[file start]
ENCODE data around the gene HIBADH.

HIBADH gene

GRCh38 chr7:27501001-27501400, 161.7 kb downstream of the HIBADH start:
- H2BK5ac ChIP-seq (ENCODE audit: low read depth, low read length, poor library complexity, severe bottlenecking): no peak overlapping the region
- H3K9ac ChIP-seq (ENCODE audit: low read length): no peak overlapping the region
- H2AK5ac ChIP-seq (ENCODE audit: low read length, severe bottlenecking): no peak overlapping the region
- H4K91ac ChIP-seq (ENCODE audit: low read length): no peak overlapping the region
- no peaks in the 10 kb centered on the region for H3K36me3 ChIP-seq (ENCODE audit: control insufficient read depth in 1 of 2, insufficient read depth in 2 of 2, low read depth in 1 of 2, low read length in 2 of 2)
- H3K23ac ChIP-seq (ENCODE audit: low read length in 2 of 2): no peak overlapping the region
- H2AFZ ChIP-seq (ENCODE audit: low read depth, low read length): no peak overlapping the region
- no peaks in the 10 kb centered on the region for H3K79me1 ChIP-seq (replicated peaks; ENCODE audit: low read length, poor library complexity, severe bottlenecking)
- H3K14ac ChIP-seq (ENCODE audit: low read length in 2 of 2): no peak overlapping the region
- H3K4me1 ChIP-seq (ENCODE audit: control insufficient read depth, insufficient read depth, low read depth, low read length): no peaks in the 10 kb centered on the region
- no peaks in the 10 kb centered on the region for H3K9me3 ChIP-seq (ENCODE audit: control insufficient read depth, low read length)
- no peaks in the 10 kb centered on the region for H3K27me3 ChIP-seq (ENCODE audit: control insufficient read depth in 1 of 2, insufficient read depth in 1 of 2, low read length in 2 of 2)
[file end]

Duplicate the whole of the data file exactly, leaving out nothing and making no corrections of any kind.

ENCODE data around the gene HIBADH.

HIBADH gene

GRCh38 chr7:27501001-27501400, 161.7 kb downstream of the HIBADH start:
- H2BK5ac ChIP-seq (ENCODE audit: low read depth, low read length, poor library complexity, severe bottlenecking): no peak overlapping the region
- H3K9ac ChIP-seq (ENCODE audit: low read length): no peak overlapping the region
- H2AK5ac ChIP-seq (ENCODE audit: low read length, severe bottlenecking): no peak overlapping the region
- H4K91ac ChIP-seq (ENCODE audit: low read length): no peak overlapping the region
- no peaks in the 10 kb centered on the region for H3K36me3 ChIP-seq (ENCODE audit: control insufficient read depth in 1 of 2, insufficient read depth in 2 of 2, low read depth in 1 of 2, low read length in 2 of 2)
- H3K23ac ChIP-seq (ENCODE audit: low read length in 2 of 2): no peak overlapping the region
- H2AFZ ChIP-seq (ENCODE audit: low read depth, low read length): no peak overlapping the region
- no peaks in the 10 kb centered on the region for H3K79me1 ChIP-seq (replicated peaks; ENCODE audit: low read length, poor library complexity, severe bottlenecking)
- H3K14ac ChIP-seq (ENCODE audit: low read length in 2 of 2): no peak overlapping the region
- H3K4me1 ChIP-seq (ENCODE audit: control insufficient read depth, insufficient read depth, low read depth, low read length): no peaks in the 10 kb centered on the region
- no peaks in the 10 kb centered on the region for H3K9me3 ChIP-seq (ENCODE audit: control insufficient read depth, low read length)
- no peaks in the 10 kb centered on the region for H3K27me3 ChIP-seq (ENCODE audit: control insufficient read depth in 1 of 2, insufficient read depth in 1 of 2, low read length in 2 of 2)